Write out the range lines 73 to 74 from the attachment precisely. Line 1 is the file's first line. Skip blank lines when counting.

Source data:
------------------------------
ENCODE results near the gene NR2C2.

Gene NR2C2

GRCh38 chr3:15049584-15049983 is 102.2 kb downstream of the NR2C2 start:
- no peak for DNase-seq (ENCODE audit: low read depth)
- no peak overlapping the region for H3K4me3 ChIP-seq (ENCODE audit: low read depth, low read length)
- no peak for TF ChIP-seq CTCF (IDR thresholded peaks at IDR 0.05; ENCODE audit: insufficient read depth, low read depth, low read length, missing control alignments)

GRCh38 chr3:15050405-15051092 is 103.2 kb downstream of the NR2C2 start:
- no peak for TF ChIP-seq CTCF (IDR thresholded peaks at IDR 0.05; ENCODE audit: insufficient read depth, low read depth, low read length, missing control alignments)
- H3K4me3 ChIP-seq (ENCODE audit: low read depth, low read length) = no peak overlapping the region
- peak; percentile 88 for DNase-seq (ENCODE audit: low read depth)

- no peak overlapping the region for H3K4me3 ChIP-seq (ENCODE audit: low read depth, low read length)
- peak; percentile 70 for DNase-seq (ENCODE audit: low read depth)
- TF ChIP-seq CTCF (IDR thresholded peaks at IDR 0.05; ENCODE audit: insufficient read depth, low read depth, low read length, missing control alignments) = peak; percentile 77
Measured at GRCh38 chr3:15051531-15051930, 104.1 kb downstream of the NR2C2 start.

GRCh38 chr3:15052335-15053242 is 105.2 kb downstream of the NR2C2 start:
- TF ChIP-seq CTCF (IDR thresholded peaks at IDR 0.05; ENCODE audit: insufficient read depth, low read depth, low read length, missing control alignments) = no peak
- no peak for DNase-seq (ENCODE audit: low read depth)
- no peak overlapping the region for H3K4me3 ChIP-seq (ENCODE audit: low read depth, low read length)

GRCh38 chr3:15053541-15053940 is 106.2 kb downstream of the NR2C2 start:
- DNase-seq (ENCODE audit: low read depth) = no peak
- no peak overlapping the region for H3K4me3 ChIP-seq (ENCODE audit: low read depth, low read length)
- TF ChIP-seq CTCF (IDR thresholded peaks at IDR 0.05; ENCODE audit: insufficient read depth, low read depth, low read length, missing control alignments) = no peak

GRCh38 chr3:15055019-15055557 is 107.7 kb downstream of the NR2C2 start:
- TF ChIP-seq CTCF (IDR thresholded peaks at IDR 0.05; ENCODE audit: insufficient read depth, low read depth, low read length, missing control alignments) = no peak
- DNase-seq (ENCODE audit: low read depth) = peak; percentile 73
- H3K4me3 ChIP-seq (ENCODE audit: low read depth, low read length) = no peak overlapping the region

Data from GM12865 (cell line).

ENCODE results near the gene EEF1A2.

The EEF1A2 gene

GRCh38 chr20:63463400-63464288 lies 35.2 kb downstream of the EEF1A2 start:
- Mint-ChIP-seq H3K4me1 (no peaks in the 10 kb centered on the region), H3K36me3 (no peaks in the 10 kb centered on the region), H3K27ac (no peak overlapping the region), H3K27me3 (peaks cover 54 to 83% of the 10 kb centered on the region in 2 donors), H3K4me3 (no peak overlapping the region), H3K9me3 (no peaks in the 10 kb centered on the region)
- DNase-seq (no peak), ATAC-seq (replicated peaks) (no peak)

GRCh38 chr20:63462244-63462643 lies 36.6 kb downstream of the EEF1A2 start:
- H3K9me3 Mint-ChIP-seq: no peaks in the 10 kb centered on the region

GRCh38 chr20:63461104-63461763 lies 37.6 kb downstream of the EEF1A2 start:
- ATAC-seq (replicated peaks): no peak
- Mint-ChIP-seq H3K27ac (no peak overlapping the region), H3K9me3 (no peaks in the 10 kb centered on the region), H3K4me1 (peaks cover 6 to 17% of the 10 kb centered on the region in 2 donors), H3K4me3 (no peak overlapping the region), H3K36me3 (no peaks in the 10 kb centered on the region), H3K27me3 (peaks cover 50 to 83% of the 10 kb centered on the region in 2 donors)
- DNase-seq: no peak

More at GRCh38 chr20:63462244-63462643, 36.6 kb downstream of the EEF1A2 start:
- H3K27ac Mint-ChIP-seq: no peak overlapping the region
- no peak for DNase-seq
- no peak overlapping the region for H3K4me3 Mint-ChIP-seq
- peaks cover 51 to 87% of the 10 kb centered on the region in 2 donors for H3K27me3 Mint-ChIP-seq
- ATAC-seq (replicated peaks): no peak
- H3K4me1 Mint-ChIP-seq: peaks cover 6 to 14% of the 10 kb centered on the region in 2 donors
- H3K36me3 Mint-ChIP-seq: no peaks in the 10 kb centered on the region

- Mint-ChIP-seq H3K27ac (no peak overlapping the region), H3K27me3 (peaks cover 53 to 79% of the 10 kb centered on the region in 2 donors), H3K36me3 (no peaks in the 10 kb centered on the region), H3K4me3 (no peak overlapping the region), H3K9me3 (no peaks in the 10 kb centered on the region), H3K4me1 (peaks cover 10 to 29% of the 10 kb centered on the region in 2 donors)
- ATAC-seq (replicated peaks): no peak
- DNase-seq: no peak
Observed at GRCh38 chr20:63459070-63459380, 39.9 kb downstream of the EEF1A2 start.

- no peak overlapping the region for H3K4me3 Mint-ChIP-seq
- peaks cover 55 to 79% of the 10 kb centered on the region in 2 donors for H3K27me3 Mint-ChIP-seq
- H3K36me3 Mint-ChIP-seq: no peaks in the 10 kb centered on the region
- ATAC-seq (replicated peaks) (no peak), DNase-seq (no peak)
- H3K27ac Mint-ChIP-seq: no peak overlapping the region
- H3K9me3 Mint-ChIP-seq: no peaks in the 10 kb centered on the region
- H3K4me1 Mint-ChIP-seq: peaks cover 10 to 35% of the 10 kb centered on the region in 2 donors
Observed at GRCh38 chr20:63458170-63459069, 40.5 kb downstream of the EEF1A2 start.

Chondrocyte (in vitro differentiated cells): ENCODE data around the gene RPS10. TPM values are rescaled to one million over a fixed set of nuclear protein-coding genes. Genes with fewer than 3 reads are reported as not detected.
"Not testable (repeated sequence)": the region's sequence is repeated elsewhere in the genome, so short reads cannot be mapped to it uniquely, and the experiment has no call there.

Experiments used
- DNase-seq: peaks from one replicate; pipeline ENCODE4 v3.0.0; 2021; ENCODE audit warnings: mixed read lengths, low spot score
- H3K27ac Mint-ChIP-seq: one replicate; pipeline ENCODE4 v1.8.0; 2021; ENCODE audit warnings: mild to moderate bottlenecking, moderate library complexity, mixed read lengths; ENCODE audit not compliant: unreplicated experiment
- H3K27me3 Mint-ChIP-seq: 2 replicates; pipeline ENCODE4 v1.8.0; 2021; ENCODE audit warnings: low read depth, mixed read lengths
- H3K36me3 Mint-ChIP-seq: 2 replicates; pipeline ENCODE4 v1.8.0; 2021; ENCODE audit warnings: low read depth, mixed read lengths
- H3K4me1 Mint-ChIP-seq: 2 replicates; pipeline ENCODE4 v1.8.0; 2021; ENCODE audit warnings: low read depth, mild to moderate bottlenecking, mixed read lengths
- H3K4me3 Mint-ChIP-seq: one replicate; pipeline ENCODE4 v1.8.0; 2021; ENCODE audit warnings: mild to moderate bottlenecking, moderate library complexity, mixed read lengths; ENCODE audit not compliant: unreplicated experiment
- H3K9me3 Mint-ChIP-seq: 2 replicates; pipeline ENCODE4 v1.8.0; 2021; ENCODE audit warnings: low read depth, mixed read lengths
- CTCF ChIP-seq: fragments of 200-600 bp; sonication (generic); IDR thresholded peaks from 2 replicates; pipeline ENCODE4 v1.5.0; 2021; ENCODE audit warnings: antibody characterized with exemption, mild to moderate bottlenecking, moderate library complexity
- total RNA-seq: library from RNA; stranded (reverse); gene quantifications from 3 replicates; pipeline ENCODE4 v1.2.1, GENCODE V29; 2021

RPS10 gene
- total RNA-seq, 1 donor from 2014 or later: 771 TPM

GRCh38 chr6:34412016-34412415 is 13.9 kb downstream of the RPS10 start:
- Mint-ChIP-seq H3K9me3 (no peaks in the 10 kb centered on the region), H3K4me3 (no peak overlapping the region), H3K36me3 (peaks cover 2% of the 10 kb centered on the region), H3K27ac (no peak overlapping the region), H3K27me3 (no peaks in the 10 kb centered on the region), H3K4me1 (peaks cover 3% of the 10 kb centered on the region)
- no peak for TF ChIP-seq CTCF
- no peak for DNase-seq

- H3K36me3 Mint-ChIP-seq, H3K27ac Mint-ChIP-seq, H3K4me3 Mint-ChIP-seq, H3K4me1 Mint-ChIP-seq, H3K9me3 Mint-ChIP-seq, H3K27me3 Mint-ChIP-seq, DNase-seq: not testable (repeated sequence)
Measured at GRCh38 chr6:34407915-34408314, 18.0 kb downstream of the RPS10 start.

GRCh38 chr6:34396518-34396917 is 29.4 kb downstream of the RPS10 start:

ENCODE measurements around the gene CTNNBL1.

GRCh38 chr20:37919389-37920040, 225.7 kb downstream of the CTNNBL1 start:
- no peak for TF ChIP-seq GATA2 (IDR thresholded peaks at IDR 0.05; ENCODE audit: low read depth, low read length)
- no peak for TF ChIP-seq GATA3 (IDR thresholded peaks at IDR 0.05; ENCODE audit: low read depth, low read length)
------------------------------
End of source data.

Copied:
GRCh38 chr6:34412016-34412415 is 13.9 kb downstream of the RPS10 start:
- Mint-ChIP-seq H3K9me3 (no peaks in the 10 kb centered on the region), H3K4me3 (no peak overlapping the region), H3K36me3 (peaks cover 2% of the 10 kb centered on the region), H3K27ac (no peak overlapping the region), H3K27me3 (no peaks in the 10 kb centered on the region), H3K4me1 (peaks cover 3% of the 10 kb centered on the region)